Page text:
– Crusie, J., 1997, ‘Romancing Reality: The power of romance fiction to reinforce and re-envision the real’ [originally published in Paradoxa: Studies in World Literary Genres. Number 1-2, 1997: 81-93, accessed via http://www.jennycrusie.com/for-writers/essays/romancing-reality-the-power-of-romance-fiction-to-reinforce-and-re-vision-the-real/, 21/12/2009] 

Crusie’s heroines – Sophie, Nell, Maddie – do get to win on their own terms, which I really enjoy. There’s not a sense of them as incomplete, fragile individuals – they have their own pre-existing individuality, which is complemented by that of their respective heroes. There’s no sense that they lose their selfhood or somehow become dependent on their respective menfolk when their sexual relationships begin, either. Crusie is very good at having her heroines doing things on their own terms.

But yet there is still this concept of sex as reward, which I find interesting. In Crusie, it’s not figured as a reward for sexual morality. Instead, it’s almost an idea of it being the heroine’s turn to have a good time. Bad stuff happens to some of the heroines – Nell gets left by her husband, for example, and Maddie’s husband turns out to be a) crap and b) dead. In other cases, like Sophie’s, they’ve been putting themselves second for so long that it’s really their turn to put themselves first. There’s a real sense that these women deserve something good to happen to them – and as this is romantic fiction, that good thing happens to be excellent sex. (I find it interesting that Phin and Sophie’s sexual relationship explicitly begins as a reward for past good – for Sophie especially. This is paraphrased, but Phin actually says to her ‘let me give you an orgasm you don’t have to worry about for once’.)

Where Crusie really succeeds is making you like and identify with her heroines – I think this is why I preferred Welcome to Temptation to Fast Women, because I liked Sophie more than I liked Nell. When this happens – when you are truly engaged with a heroine and want good stuff to happen to her – the romance becomes that more effective. I’m paging my way through a category at the moment where the heroine is a single mum with a disabled son, and even though I know all this bad stuff has happened to her and now she deserves something good, she’s so friggin’ irritating that I couldn’t care less if she and the hero got it on. Crusie is excellent at creating likeable, but still flawed, heroines, who get the good things they deserve.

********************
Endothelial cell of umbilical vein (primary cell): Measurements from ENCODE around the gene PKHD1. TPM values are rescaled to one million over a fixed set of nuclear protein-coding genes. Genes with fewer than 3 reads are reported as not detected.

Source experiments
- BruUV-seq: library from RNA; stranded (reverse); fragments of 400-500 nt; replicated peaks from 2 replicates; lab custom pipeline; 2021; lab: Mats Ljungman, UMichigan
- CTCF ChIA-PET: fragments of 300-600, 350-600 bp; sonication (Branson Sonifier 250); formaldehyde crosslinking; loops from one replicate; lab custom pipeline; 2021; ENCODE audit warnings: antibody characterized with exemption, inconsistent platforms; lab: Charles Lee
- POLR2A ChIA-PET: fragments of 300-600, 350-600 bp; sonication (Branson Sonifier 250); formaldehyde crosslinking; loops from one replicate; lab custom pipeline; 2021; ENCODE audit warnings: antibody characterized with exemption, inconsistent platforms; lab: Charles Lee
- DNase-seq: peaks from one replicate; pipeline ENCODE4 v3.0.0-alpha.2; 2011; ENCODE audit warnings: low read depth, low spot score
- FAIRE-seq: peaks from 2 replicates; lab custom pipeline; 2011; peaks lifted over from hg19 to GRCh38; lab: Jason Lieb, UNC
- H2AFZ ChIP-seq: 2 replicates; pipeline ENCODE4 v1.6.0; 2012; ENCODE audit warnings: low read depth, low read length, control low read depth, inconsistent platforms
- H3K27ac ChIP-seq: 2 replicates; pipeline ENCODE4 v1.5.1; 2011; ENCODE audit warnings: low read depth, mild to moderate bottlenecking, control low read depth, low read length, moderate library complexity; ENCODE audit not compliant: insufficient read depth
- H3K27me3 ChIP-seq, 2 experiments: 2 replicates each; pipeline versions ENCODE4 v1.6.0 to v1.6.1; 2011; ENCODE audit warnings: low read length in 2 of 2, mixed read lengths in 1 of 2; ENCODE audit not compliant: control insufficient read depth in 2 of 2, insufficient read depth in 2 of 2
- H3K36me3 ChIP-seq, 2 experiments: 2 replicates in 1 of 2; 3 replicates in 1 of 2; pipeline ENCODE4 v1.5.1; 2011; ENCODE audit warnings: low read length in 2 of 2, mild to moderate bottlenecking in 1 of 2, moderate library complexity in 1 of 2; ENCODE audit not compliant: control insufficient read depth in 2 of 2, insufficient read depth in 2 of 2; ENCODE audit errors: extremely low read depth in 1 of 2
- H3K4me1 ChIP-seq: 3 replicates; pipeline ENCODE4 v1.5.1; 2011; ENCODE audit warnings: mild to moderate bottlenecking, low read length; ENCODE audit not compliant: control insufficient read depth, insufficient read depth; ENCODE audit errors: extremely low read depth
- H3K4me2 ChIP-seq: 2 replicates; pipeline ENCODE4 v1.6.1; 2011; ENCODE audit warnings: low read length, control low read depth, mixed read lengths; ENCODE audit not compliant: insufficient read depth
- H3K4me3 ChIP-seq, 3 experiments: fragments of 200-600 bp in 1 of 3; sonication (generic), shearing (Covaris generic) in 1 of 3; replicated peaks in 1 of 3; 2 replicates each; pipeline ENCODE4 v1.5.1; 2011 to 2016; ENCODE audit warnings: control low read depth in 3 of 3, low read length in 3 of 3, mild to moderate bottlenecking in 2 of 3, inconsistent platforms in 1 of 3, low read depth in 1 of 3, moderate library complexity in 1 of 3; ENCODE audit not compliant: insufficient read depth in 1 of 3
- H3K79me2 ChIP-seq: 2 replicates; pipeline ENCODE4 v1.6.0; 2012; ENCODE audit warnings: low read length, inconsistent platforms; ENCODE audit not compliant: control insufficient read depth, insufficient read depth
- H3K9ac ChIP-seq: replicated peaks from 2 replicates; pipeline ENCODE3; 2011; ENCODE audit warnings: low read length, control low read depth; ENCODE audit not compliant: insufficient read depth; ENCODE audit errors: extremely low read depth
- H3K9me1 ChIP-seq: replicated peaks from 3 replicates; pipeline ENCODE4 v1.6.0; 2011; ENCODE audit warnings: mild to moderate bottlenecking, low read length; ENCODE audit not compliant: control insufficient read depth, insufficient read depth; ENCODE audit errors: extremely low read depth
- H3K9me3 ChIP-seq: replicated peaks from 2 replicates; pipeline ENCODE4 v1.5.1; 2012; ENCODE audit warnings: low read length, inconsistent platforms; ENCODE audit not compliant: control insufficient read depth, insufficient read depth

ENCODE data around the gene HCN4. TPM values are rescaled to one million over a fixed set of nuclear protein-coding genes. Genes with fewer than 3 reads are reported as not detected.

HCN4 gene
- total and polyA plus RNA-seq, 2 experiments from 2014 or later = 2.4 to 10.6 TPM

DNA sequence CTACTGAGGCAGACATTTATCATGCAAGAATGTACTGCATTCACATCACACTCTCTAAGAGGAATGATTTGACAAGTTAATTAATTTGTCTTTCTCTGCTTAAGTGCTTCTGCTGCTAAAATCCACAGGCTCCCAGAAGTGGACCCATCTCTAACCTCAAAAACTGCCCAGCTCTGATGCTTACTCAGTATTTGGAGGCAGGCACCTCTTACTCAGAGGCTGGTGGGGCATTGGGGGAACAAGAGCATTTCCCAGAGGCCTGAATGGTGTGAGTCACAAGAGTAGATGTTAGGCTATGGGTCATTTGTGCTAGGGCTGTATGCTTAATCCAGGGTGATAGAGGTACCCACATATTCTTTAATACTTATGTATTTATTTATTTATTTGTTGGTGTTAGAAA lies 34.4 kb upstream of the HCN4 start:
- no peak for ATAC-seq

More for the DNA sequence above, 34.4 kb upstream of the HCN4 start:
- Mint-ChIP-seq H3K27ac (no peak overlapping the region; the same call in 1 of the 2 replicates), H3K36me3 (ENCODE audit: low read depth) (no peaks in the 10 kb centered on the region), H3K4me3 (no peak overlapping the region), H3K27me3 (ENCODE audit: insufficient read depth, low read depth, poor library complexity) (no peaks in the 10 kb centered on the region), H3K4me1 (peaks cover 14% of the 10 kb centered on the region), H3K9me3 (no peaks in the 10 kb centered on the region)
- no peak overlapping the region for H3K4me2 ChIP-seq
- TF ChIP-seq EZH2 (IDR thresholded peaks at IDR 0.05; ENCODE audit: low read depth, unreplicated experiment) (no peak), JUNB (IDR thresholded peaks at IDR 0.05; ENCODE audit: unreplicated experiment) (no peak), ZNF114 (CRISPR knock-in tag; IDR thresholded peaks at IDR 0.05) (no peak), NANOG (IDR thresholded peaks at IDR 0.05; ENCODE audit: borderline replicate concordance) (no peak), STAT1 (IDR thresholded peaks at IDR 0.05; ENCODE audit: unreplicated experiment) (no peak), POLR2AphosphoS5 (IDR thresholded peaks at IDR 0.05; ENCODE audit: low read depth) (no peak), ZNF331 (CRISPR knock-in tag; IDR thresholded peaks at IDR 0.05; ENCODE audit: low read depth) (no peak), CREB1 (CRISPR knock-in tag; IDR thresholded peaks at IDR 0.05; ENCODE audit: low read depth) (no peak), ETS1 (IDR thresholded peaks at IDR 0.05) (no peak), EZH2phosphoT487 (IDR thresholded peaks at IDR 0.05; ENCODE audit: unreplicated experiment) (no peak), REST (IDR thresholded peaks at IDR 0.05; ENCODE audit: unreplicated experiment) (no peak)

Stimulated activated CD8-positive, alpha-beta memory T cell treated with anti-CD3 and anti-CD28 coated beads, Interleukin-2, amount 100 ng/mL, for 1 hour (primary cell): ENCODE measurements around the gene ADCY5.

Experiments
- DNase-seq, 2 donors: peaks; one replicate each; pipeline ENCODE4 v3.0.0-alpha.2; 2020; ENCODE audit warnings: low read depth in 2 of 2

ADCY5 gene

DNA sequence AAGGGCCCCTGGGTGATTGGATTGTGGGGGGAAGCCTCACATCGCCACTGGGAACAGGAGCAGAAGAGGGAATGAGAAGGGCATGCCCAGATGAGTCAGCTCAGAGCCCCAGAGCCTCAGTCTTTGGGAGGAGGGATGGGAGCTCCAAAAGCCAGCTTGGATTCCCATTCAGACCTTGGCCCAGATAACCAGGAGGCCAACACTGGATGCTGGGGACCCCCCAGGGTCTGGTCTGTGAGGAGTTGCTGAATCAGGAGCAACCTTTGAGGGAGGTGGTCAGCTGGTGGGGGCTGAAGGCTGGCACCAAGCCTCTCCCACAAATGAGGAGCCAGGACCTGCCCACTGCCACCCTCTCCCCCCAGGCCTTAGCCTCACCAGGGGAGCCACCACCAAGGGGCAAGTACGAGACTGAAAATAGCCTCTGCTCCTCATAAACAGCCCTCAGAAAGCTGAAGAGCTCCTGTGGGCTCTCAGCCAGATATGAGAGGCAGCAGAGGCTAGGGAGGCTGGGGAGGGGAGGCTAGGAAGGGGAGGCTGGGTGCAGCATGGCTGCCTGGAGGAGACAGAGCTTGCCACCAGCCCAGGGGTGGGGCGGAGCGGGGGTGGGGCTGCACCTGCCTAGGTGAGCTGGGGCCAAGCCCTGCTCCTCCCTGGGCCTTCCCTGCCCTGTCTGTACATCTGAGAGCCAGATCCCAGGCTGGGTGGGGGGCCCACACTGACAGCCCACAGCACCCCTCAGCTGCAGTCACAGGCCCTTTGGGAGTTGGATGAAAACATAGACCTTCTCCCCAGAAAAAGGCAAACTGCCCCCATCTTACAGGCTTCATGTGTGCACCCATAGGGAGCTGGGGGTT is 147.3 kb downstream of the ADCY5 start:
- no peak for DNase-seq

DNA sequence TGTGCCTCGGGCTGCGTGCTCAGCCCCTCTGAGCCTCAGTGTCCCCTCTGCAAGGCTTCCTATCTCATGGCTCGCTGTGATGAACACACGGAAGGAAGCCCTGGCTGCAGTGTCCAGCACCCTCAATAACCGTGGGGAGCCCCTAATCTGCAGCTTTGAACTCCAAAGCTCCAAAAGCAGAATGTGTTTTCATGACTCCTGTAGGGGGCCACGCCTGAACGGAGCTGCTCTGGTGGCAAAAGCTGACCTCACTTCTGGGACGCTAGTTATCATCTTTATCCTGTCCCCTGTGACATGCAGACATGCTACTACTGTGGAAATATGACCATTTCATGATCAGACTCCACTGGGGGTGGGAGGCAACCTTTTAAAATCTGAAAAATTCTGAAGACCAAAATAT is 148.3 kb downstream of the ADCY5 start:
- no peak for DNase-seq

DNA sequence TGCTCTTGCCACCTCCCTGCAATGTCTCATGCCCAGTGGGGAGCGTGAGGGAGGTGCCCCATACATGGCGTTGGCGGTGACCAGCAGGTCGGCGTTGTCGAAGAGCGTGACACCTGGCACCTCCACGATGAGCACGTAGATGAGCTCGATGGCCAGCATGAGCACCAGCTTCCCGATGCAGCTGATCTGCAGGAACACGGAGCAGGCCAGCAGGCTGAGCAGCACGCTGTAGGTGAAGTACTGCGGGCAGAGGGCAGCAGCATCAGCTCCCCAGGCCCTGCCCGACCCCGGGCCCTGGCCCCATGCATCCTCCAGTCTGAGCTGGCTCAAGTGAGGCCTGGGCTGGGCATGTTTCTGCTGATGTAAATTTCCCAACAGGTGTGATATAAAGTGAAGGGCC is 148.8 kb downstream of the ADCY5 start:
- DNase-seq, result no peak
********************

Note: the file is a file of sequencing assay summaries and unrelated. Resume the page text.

And where she also succeeds is not making her hero a cardboard cutout ‘good thing’. She doesn’t trot out any of the old staples – Phin Tucker, the mayor of Temptation, for example, has a whole lot of issues and things of his own. He’s being slowly crushed by the weight of his own family’s legacy, when all he wants to do is play pool and hang out with his nine year old daughter Dillie. He deserves Sophie as much as Sophie deserves him, which is why this novel works so well. And their relationship is not one of co-dependency, either, which is something I really appreciated. They are strengthened by their union, inspired by one another, but they don’t become a unit. Phin and Sophie remain Phin and Sophie – they don’t become Phin-and-Sophie. They fight plenty after they get together and retain fierce senses of their own individuality. Their familial bonds are both very important to them. There’s no throwing off everything and riding off into a happily ever after with no fights ever in a land where it rains sugarplums and the roads are rainbows. They are each other’s reward, but they don’t become indistinguishable.

So… I think what we have is karma in romance. In my opinion, the reason romance fiction is so popular is not because of the sex (the ‘female porn’ concept) but because it’s a world where good things happen to good people, which is very comforting. What is really interesting, though, is the definition of ‘good’. In novels like Crusie’s, which are quality, ‘good’ is figured as ‘likeable’. In others, however, it is figured as sexual morality. The former (Crusie-style) is totally fine by me. It might not be the most highly realistic form of fiction, but hey, I doubt anyone comes to romance looking for gritty realism. The latter, however, is tied up and twisted with all kinds of patriarchal assumptions of female sexuality and double standards which can be totally sickening… even though the virgin heroine’s reform of the hero is a subversion of patriarchal ideals.

NB: Just as I was off in Perth and Brisbane last week, I’m going to be in Sydney and Melbourne next week (indulging one of other writing loves – writing about tennis) so it’s going to be a little light-on here for a while. But I’ll be back. 🙂